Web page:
Gary Jackson: Fire When Ready Pottery
A Chicago potter’s somewhat slanted view of clay & play
Categories: bowls, classes, surface decoration, wheelthrowing

Well, it’s that time of the session… time to show my Beginner’s how to throw a bowl on purpose instead of a cylinder gone bad. So I started class with a demo on how to make a bowl with a nice even curve through the interior… with no flat bottoms, no corners, no beginner bumps or identations. I remind them that they need to throw the interior of the bowl as smooth as they can… and then we’ll trim the exterior later to “match” the inside curve.

After I did my first demo… they all went back to their wheels to give it a go! And I might have thrown “a few” more…

When I finished throwing my demo bowls, we reassembled for Part Two of the demo. A little fun in how we can alter & decorate the bowls. Trying to give them a few tips, tricks & techniques to make their pottery more of “their own” instead of the round thing the wheel made for them. How to put their own creativity into their work. I stressed that they don;t need to do any of these techniques… but please feel free to PLAY more with your clay!!! And that bowls don’t always need to be round!!!

Bowl #1 – Plain
This was the first one… the “control” bowl… so we left it plain for comparison.

Bowl #2 – Four Fluted Edges
With a simple finger flick, I made four fluted areas. One finger inside, one finger outside… pinch & twist.

Bowl #3 – Eight Fluted Edges
And if four are nice, maybe eight are even nicer!

Bowl #4 – Flared Flange
With one finger stationary on the exterior, I just flared out the top edge over that outside finger… and curved it up just a little.

Bowl #5 – Wider Flange & Fluted Edges
Combining a flared flange… but deeper now… with some fluted edges for fun!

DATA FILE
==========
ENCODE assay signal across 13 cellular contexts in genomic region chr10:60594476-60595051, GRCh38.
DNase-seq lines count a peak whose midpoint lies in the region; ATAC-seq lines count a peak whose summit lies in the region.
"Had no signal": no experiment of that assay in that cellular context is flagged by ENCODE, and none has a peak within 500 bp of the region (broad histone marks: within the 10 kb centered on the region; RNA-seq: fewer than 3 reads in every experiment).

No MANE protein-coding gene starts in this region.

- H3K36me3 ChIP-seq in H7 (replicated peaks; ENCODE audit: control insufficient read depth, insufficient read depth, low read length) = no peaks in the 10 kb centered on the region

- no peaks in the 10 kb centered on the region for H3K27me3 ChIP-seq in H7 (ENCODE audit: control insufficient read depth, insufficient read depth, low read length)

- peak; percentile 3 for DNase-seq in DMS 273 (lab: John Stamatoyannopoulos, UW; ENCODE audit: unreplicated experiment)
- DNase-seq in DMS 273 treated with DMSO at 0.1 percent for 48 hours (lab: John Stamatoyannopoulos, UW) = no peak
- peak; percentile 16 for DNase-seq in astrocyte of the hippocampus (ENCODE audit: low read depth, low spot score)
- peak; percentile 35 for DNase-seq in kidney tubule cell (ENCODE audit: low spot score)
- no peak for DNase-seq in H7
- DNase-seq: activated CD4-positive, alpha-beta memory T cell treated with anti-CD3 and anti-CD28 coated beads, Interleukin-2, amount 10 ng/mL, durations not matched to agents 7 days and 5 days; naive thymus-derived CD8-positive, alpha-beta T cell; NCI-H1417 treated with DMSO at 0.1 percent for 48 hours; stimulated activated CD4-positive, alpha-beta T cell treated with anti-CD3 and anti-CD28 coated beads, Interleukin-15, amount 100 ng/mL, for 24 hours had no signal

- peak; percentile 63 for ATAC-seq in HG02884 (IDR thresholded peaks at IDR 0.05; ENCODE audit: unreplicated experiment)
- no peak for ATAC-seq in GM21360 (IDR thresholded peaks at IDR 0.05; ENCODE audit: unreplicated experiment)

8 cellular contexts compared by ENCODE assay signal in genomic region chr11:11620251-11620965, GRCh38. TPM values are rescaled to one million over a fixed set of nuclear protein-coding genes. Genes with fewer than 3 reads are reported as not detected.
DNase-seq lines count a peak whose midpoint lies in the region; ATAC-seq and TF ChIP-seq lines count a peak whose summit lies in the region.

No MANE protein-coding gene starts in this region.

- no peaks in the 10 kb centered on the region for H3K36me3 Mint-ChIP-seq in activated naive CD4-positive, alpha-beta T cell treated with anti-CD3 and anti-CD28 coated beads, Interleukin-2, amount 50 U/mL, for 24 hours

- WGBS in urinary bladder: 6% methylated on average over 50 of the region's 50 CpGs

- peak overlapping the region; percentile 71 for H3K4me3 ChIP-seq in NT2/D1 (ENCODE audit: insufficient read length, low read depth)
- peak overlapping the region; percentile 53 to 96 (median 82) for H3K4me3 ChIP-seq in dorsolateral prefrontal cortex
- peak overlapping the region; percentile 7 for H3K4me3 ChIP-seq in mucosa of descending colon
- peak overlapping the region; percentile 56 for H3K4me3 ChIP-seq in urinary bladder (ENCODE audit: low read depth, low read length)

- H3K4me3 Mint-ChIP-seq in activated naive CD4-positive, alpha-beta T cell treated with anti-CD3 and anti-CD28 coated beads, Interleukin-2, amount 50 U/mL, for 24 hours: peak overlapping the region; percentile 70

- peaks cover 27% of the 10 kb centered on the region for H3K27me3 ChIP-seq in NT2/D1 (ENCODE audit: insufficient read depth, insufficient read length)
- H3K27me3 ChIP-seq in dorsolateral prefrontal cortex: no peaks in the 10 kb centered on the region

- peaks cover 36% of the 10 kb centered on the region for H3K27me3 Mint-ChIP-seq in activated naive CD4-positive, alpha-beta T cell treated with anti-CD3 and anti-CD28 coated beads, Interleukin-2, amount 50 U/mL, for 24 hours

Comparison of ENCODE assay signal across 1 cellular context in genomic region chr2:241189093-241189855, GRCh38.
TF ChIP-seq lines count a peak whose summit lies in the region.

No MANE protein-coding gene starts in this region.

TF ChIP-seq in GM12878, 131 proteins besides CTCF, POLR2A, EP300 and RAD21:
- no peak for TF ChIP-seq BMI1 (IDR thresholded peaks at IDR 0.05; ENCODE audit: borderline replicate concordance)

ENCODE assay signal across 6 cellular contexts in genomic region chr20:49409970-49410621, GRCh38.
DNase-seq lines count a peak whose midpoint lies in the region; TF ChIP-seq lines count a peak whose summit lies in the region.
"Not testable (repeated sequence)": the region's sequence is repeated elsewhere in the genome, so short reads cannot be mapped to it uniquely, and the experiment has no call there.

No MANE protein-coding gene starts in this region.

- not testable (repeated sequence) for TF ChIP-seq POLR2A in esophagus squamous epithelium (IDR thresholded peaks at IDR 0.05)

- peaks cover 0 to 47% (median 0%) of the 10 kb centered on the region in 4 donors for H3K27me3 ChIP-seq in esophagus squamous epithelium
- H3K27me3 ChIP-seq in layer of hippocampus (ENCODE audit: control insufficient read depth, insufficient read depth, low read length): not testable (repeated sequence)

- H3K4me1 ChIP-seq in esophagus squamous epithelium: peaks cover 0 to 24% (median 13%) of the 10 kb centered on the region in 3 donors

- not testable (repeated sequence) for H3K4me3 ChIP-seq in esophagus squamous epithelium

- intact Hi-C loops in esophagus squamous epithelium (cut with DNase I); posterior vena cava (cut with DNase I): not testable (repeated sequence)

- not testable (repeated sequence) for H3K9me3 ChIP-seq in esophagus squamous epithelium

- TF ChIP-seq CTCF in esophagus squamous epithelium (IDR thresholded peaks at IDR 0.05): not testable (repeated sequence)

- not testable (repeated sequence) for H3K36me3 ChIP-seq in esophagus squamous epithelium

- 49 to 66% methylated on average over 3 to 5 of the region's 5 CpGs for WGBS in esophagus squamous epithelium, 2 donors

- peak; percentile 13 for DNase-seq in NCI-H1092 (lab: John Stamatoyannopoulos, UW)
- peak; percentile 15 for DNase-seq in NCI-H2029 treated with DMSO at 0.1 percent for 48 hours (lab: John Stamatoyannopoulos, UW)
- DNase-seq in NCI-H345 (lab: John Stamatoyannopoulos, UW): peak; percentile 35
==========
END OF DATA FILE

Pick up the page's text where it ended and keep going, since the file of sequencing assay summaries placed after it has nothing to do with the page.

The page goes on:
Bowl #6 – Split Rim with Pinches
With my wooden knife, I used the pointed tip to split the rim of the bowl. And then I pinched it back together in eight places.

Bowl #7 – Split Rim, Pinched & Curved
Same idea as the previous split-rim bowl… but this time I curved it outwards in between the pinches.

Bowl #8 – Split Rim Quatrefoil
After splitting the rim, I used the side of my wood knife to press it inwards in four places… no one ever said a bowl HAS TO BE ROUND?!!!

Bowl #9 – Quatrefoil Pressed Outward to Lotus
Same as Bowl #8… but this time I used the same edge of my wooden knife to press outward in between the inward pinches… kinda squaring-up the bowl.

At this point, I introduced using colored slip as an option for surface decoration. I explained that it is basically a “skin” of colored clay that you can paint on to change the color of the surface of your clay. You can cover it all, cover parts of it or paint patterns & pictures!

Bowl #10 – White Slip Coverage
I just painted the interior of this bowl with a simple layer of white slip to demonstrate how it will look different after glazing. Same glaze color.. . but lighter on the inside, darker on the outside.

Bowl #11 – White Slip Spiral
A solid coat of white slip, then dragging the rounded end of my wooden knife through while the bowl was spinning on the wheel.

Bowl #12 – White Slip Banding
Horizontal banding… leaving a wide space that “might” be carved with a pattern later?! A solid color layer, then removed by dragging the rounded end of my wooden knife through in bands.

Bowl #13 – White Slip Squiggles
A thick layer of white slip, then a little finger-painting… squiggling back & forth as the wheel turns.

Bowl #14 – White Slip Stencil
With a torn edge of newspaper… I wet it then carefully pressed it onto the surface of the bowl. Carefully sealing down the edges by brushing white slip over the edges… and them covering the whole bowl surface. Once covered, I gently peeled away the newspaper to reveal the deckle-edge rectangle.

Bowl #15 – White Slip Chattering
After a thick coat of white slip, I did some rhythmic chattering through the slip with a green plastic rib. Gently tapping up & down, and up & outwards at the same time while the wheel is spinning.

Bowl #16 – Dragged Thru White Slip
With the edge of a green rib, I gently dragged through the slip vertically… and then did a little center circle to even out the bottom where the squiggles started.

Bowl #17 – Ombre Blended Slip
With a layer of white slip, I added a layer of iron red slip for a smooth ombre blend.

Bowl #18 – Ombre Spiral
After making the same ombre blend as Bowl #17, I dragged the rounded end of my wooden knife through both slips to make the spiral while the wheel was spinning.

So for now they’re all up in my studio ready to go under plastic wrap for the night. I’ll keep them covered so they can dry slowly to leather-hard… and then there might be some stamping, detailing & addition. Maybe… just maybe…

Leave a Comment